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Triangle counting is a fundamental technique in network analysis, that has received much attention in various input models. The vast majority of triangle counting algorithms are targeted to static graphs. Yet, many real-world graphs are directed and temporal, where edges come with timestamps. Temporal triangles yield much more information, since they account for both the graph topology and the timestamps.
Temporal triangle counting has seen a few recent results, but there are varying definitions of temporal triangles. In all cases, temporal triangle patterns enforce constraints on the time interval between edges (in the triangle). We define a general notion (δ1,3,δ1,2,δ2,3)-temporal triangles that allows for separate time constraints for all pairs of edges.
Our main result is a new algorithm, DOTTT (Degeneracy Oriented Temporal Triangle Totaler), that exactly counts all directed variants of (δ1,3,δ1,2,δ2,3)-temporal triangles. Using the classic idea of degeneracy ordering with careful combinatorial arguments, we can prove that DOTTT runs in O(mκlogm) time, where m is the number of (temporal) edges and κ is the graph degeneracy (max core number). Up to log factors, this matches the running time of the best static triangle counters. Moreover, this running time is better than existing.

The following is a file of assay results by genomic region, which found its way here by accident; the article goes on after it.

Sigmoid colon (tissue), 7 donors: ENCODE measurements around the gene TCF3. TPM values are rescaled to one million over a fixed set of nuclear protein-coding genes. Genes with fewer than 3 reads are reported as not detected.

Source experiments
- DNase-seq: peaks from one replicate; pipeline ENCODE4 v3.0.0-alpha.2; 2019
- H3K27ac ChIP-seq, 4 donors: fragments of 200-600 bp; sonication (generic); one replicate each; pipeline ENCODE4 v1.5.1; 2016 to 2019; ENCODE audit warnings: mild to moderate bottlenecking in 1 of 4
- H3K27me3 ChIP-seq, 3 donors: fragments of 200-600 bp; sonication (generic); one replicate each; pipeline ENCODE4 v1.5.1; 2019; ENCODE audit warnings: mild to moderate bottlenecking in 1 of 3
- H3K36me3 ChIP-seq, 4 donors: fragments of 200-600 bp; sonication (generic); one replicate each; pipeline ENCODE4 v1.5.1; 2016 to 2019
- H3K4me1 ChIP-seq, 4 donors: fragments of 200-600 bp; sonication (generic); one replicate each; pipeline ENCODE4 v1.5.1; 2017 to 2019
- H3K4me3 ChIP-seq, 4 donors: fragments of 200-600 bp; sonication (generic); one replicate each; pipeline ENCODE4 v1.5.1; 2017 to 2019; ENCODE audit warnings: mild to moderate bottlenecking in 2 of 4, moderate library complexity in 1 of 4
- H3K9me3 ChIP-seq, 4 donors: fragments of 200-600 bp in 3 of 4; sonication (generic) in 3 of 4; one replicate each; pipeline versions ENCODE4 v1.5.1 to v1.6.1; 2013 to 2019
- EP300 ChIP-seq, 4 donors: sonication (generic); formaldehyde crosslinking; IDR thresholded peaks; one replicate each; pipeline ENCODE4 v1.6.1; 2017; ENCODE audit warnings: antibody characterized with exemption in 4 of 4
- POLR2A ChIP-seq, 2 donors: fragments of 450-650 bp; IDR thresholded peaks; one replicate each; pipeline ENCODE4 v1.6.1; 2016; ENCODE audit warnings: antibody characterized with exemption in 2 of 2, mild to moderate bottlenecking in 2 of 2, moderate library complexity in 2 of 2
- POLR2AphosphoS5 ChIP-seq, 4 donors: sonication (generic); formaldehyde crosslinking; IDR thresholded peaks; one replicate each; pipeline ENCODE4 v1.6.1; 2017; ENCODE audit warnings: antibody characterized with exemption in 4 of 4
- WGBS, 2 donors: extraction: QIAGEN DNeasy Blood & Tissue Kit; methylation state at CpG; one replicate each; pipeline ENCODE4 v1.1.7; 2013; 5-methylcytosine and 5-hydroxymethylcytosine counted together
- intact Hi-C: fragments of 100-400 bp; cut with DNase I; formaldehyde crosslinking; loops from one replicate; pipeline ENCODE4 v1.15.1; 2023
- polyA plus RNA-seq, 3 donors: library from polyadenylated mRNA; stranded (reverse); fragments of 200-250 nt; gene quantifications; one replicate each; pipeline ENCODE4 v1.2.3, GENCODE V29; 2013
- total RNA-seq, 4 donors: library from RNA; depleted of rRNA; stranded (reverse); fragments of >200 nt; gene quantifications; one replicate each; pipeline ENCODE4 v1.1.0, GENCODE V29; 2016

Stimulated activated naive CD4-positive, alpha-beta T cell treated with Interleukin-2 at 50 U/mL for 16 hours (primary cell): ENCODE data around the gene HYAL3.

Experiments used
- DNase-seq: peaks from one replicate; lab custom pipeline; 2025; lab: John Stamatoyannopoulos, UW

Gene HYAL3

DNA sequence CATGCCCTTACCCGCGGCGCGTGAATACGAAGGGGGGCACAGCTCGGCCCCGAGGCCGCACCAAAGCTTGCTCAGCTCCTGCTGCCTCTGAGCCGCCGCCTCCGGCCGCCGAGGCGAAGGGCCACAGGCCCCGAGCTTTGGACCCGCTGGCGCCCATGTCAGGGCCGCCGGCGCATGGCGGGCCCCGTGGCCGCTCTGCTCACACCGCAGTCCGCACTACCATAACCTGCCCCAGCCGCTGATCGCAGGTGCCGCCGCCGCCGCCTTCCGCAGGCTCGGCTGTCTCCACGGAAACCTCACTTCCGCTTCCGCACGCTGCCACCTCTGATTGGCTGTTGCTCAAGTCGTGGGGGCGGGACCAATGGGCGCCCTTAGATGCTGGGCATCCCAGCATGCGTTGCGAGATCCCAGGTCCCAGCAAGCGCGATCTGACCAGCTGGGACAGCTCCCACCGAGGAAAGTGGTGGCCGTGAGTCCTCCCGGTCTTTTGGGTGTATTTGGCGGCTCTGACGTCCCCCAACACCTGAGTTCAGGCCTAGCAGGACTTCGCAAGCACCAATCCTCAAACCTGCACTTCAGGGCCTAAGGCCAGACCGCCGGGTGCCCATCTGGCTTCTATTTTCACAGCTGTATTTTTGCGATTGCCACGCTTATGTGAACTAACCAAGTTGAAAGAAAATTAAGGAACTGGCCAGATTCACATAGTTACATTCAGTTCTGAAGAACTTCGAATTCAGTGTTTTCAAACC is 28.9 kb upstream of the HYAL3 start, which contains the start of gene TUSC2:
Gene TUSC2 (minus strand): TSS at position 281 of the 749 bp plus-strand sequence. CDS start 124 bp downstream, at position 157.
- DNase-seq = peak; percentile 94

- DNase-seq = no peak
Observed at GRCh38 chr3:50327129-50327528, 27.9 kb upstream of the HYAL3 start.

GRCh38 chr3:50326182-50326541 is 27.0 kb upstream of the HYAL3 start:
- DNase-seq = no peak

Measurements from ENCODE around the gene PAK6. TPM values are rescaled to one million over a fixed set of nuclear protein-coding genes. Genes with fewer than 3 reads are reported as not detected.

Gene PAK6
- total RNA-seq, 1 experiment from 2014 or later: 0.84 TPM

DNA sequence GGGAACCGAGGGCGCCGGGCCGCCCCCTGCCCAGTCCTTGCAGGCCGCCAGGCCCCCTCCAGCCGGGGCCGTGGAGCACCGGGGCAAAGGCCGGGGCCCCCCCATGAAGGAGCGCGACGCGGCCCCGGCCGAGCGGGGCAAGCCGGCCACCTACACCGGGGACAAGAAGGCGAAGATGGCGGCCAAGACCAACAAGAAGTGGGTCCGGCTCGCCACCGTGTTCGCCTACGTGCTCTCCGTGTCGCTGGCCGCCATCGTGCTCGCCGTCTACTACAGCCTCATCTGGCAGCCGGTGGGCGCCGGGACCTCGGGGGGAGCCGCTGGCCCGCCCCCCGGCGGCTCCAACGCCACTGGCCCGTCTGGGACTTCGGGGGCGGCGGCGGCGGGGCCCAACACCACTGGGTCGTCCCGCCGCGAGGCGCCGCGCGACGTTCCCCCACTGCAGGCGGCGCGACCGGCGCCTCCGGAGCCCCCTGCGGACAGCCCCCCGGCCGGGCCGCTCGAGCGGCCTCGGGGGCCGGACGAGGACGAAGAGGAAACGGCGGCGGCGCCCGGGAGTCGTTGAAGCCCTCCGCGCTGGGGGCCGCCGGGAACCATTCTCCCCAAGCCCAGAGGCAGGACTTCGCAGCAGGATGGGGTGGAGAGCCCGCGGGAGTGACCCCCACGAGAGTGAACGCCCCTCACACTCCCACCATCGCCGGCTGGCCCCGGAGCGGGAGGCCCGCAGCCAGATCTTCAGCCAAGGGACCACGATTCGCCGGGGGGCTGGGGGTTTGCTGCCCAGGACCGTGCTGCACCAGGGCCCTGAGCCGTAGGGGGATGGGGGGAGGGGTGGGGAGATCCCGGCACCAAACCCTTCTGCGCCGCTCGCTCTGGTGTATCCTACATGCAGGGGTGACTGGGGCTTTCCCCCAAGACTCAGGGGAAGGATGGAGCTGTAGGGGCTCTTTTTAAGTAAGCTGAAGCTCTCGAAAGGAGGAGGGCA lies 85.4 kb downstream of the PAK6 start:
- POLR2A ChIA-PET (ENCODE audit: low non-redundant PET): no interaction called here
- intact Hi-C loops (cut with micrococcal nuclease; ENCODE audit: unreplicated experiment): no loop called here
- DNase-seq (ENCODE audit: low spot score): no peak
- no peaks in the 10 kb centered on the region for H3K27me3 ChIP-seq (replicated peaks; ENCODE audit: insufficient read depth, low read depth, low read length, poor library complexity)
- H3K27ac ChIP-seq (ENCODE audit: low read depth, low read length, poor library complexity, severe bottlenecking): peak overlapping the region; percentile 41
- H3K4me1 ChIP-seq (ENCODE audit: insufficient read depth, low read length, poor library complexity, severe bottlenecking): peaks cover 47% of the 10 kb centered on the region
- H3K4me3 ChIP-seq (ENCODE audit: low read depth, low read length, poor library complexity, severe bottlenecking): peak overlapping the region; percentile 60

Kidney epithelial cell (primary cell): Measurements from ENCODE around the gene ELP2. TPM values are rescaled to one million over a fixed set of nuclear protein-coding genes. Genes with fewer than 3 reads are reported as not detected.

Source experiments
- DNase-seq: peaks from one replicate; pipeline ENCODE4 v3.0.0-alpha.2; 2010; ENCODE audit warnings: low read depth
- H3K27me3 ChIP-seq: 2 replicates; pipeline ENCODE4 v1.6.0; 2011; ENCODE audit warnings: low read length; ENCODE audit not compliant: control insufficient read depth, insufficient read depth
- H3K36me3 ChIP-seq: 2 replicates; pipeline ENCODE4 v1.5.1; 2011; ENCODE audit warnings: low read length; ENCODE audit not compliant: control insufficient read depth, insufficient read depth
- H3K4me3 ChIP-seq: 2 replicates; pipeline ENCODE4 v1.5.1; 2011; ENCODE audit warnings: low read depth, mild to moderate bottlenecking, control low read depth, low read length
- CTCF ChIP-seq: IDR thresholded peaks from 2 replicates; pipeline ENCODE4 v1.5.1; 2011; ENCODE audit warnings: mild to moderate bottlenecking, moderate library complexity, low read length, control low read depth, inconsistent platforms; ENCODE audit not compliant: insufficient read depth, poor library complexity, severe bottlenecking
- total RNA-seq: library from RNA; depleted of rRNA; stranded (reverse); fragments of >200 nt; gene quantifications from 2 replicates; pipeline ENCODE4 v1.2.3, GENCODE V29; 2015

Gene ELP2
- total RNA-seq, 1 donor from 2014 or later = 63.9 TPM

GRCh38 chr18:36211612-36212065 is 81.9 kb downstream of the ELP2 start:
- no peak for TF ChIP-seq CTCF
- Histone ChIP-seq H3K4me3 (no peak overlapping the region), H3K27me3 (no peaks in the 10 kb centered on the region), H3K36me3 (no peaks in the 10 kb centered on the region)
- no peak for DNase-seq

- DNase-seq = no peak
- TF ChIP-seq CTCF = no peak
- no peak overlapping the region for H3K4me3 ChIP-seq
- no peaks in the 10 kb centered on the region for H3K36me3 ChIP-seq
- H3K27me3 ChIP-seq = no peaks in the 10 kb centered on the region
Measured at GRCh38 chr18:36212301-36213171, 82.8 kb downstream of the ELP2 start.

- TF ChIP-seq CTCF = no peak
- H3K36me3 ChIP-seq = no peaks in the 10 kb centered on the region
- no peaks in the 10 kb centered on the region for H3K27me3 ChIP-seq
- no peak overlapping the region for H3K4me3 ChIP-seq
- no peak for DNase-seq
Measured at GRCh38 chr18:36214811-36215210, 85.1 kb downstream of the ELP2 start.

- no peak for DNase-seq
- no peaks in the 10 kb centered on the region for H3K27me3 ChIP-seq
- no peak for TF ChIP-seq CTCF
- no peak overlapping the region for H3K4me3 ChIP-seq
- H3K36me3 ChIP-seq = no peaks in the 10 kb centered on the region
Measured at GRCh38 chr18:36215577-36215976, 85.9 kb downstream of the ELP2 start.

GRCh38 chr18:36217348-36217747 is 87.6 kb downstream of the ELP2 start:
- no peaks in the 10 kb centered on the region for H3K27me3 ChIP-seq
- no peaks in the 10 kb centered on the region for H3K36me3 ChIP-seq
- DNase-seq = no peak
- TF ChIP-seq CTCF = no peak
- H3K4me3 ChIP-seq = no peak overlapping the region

DOTTT has excellent practical behavior and runs twice as fast as existing state-of-the-art temporal triangle counters (and is also more general). For example, DOTTT computes all types of temporal queries in Bitcoin temporal network with half a billion edges in less than an hour on a commodity machine.

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